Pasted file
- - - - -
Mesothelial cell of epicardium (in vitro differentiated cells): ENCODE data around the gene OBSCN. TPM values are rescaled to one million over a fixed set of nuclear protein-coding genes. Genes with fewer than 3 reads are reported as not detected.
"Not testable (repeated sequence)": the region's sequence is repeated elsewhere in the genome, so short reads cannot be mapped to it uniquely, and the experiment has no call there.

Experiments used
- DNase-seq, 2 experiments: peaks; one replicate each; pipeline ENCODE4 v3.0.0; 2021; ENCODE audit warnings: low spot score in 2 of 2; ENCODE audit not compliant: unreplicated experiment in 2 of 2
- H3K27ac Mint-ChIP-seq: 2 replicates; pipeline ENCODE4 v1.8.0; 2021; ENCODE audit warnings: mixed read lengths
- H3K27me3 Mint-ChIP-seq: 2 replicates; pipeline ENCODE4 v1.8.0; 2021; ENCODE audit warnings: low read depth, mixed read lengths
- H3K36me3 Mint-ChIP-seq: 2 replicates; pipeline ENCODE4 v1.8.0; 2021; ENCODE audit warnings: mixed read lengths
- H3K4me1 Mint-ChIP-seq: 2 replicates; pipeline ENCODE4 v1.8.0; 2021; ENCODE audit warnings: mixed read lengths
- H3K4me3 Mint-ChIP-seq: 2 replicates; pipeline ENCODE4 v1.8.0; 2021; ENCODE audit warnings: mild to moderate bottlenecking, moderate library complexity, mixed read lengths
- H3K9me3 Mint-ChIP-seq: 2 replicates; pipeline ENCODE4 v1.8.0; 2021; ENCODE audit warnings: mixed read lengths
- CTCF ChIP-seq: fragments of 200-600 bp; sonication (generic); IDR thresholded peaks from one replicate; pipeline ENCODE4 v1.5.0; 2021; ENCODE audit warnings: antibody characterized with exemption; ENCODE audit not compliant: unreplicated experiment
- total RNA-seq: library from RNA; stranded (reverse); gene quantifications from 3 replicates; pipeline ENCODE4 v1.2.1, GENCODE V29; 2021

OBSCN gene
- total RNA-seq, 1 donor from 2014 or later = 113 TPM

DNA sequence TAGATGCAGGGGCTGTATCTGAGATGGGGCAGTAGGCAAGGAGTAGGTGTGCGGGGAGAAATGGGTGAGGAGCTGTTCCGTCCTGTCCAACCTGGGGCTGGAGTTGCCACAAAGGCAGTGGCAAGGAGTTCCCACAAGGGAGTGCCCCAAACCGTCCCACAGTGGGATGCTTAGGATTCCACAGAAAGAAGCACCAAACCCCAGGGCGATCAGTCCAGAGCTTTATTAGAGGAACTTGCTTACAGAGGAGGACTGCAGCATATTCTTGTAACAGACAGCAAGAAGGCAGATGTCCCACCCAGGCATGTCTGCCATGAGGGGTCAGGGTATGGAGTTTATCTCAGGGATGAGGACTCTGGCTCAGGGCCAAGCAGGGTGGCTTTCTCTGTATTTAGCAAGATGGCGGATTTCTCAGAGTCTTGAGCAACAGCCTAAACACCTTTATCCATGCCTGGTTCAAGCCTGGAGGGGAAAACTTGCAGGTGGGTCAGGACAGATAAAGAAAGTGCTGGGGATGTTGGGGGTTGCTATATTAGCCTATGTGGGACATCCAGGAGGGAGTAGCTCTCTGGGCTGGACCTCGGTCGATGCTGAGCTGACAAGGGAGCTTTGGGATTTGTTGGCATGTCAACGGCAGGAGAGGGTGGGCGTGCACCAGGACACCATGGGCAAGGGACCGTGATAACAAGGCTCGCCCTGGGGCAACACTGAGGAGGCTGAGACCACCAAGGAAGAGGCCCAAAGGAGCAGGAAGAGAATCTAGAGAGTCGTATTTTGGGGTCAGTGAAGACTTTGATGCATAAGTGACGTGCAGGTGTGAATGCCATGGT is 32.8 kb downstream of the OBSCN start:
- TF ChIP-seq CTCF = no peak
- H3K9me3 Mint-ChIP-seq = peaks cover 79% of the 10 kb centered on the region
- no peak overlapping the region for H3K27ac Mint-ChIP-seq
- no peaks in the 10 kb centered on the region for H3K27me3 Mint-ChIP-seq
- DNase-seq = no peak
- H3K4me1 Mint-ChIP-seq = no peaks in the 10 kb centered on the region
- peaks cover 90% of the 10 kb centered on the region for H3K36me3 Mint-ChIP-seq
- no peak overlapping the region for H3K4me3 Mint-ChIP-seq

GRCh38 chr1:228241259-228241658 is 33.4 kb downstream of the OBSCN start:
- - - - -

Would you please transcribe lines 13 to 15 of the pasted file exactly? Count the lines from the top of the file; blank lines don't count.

OBSCN gene
- total RNA-seq, 1 donor from 2014 or later = 113 TPM

DNA sequence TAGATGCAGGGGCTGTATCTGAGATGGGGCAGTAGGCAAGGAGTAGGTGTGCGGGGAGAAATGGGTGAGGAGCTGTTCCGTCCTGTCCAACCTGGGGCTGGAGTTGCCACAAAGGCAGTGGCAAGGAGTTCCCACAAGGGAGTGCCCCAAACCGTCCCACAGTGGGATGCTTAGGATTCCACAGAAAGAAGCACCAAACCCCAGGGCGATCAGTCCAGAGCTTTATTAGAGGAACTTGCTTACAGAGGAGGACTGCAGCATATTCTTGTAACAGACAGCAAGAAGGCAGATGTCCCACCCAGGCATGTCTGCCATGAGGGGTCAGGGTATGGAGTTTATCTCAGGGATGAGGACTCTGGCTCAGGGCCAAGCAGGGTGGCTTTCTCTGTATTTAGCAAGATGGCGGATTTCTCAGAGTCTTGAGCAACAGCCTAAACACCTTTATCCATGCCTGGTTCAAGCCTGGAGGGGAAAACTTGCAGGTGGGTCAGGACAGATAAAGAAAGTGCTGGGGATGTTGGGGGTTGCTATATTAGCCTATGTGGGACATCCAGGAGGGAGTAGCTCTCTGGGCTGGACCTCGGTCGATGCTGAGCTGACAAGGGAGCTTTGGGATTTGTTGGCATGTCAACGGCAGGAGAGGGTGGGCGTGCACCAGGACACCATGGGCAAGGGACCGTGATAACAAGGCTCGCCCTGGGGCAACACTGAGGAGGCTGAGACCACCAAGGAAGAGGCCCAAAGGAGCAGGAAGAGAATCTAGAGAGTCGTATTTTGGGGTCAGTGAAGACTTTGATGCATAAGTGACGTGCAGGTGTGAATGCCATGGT is 32.8 kb downstream of the OBSCN start: